[*BCM*] bike questions

Ari Pollak ajp at aripollak.com
Thu Jul 15 14:38:50 EDT 2004

A chainring guard. I had one on my old mountain/hybrid bike and it did a
great job of keeping my pants and/or shoelaces out of the chain/teeth
without having to wear velcro ankle straps if I didn't feel like it. An
entire chainguard seems like overkill. I don't mean something as heavy
duty as to prevent teeth from wearing down on rocks though, just something
flimsy to keep stuff out of the chainring. This hybrid has a guard:
http://www.trekbikes.com/images/bikes/2004/citybike/large/7200fxe.jpg (I
should note that bike isn't actually listed on Trek's main site yet, but
International Bike carries it)
But most of the more aggressive Trek and Specialized hybrid models do not.

Tom Revay said:
> Do you mean a chain-RING guard, or chain guard?
> A chainring guard is a round piece of metal that is on the outside of the
> chainring.  It keeps the chain from falling off if it's overshifted to the
> outside (a situation that can be remedied by a simple adjustment to the
> front derailer).  Mountain bikes have also had these devices attached to
> keep the chainring from being damaged by a log or a rock ridden over and
> scraped.  The Specialized Rock Ring is an example of one of these
> products.
> Here's a picture of a chainring with a guard:
> http://www.rivbike.com/images/QB3.jpg
> That bike, by the way, is the Rivendell Quickbeam, which has a two cogs on
> the rear hub, one on each side in a flip-flop arrangement, and two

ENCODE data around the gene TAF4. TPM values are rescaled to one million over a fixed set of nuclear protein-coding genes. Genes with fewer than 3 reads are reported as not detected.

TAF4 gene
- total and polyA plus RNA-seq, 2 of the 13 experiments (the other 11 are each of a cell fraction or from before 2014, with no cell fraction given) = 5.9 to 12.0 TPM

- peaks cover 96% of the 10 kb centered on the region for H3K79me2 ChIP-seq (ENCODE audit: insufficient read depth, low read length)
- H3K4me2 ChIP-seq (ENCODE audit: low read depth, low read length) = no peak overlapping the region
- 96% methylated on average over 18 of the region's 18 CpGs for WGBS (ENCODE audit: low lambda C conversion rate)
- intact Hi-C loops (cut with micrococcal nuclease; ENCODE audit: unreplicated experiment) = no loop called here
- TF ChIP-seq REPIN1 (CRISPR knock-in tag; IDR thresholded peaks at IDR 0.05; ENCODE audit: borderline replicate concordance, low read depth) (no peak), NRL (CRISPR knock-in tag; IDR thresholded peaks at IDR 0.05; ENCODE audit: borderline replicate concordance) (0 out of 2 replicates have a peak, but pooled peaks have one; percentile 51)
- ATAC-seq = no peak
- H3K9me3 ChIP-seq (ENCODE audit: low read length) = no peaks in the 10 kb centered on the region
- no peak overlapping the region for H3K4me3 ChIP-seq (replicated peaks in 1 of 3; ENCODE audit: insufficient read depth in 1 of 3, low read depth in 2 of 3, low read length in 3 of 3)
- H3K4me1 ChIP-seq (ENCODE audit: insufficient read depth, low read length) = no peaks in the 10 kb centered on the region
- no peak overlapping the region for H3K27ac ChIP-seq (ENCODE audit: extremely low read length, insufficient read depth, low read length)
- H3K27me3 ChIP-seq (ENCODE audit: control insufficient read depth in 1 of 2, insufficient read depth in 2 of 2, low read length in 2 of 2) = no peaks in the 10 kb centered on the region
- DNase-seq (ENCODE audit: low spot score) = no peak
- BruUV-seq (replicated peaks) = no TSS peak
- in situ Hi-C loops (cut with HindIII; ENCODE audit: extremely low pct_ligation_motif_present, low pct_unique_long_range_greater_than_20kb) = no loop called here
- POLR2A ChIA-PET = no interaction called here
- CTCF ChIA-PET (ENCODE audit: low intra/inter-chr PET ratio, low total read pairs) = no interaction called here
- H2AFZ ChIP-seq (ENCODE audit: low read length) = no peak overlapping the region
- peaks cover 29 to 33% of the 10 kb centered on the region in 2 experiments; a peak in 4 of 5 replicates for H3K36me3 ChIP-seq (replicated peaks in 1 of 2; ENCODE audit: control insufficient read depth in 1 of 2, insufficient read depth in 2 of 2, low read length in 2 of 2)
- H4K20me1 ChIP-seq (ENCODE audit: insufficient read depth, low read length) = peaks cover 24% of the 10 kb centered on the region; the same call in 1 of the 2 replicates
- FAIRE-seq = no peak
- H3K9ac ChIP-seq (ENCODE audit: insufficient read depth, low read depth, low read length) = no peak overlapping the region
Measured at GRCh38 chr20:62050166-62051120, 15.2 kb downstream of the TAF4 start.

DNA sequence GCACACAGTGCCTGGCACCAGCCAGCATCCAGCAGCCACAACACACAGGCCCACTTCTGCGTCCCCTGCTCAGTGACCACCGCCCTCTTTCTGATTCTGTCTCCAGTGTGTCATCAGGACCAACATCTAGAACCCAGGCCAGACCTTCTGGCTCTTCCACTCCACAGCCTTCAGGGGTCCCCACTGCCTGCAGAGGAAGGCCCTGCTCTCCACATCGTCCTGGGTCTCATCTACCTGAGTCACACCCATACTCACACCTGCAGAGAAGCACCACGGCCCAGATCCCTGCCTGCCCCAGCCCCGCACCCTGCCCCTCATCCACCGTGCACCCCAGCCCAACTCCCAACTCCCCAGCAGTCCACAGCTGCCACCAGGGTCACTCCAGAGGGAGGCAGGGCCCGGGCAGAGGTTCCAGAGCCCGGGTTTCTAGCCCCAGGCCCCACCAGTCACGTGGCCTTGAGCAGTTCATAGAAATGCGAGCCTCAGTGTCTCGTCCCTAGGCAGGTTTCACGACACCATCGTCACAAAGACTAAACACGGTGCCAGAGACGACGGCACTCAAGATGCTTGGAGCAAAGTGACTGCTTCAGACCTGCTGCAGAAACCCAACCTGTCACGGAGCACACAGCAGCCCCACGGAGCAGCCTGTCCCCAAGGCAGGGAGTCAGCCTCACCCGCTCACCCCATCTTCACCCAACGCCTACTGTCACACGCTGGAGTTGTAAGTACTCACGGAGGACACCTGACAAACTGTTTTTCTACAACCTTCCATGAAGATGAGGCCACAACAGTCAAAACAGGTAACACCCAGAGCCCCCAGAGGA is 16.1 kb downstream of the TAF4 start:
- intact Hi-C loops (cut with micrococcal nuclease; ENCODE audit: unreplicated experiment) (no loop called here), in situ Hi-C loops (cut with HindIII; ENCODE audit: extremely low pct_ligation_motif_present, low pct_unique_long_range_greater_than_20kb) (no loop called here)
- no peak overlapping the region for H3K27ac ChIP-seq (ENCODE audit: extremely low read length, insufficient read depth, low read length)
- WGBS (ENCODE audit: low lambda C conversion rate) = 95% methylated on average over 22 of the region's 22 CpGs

> chainrings in front.  The bike has no gear-changing devices, though.  If
> you want to change gears, you can either remove the rear wheel and flip
> it, or you can use your fingers to pull the chain onto a different front
> chainring.  That process is illustrated at
> http://www.rivbike.com/html/101_quickbeam.html
> Chainguards are something different.  These wrap around the chain along
> it's upward (forward) path, and partly or fully around the chainrings.
> This bike has one:
> http://www.kogausa.com/StreetLiner(M)specs.htm
> If your bike has a front derailer, it'd be difficult, although not
> impossible to put a changuard on it.  That Koga-Miyata, in particular, is
> spec'd at 24 speeds, which ordinarily implies that it has three chainrings
> in front, and an 8-cog cassette on the rear hub.  That they managed to put
> a full chainguard on such a bike is nifty, IMO.
> Chainguards keep your trousers from contacting the chain.  They also help
> keep the chain a little cleaner, though I think a full-sized front fender
> would do nearly as well.
> ...................................Tom
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  / _ | / _ \   Ari Pollak - ari at aripollak.com - www.aripollak.com
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